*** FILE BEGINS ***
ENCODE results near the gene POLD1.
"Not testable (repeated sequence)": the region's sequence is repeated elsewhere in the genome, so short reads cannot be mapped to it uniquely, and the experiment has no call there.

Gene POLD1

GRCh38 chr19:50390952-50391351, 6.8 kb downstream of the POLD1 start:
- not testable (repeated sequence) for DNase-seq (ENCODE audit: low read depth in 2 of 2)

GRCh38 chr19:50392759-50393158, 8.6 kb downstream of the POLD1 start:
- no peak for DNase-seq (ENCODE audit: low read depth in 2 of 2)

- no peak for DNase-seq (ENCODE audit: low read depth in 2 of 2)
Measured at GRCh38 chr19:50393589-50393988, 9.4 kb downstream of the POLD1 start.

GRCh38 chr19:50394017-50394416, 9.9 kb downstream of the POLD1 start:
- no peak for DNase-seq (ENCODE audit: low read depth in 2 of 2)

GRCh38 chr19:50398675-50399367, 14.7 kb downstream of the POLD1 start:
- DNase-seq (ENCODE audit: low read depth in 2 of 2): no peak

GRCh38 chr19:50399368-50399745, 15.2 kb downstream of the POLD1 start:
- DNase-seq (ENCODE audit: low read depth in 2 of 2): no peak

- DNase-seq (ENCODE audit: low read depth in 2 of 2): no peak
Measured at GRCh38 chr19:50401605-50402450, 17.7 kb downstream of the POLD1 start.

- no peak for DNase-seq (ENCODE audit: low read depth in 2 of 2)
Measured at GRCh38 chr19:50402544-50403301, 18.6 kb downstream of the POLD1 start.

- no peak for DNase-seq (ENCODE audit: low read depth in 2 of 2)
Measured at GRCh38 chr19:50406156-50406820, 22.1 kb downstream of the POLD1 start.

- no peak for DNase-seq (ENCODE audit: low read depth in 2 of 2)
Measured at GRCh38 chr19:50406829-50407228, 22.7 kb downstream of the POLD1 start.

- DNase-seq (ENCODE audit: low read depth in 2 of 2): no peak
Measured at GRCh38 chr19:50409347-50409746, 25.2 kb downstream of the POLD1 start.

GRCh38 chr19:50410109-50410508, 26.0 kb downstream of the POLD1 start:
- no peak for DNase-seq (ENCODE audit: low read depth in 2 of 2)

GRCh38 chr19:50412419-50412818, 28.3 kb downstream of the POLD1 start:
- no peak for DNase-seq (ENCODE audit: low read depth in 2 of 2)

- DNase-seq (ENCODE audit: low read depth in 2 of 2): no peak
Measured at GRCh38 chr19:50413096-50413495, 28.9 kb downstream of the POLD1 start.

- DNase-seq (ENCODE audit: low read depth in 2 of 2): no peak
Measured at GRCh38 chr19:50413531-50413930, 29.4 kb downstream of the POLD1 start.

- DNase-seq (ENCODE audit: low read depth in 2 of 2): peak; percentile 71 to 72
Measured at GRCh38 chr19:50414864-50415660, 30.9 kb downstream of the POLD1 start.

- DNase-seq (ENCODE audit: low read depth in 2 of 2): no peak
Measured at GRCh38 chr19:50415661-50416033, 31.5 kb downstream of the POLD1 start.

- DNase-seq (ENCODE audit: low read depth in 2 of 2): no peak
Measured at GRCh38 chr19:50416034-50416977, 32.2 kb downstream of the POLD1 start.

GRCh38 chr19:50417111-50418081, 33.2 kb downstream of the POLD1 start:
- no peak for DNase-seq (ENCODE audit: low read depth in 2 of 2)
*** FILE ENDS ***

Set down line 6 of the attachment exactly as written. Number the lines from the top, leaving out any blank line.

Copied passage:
GRCh38 chr19:50392759-50393158, 8.6 kb downstream of the POLD1 start: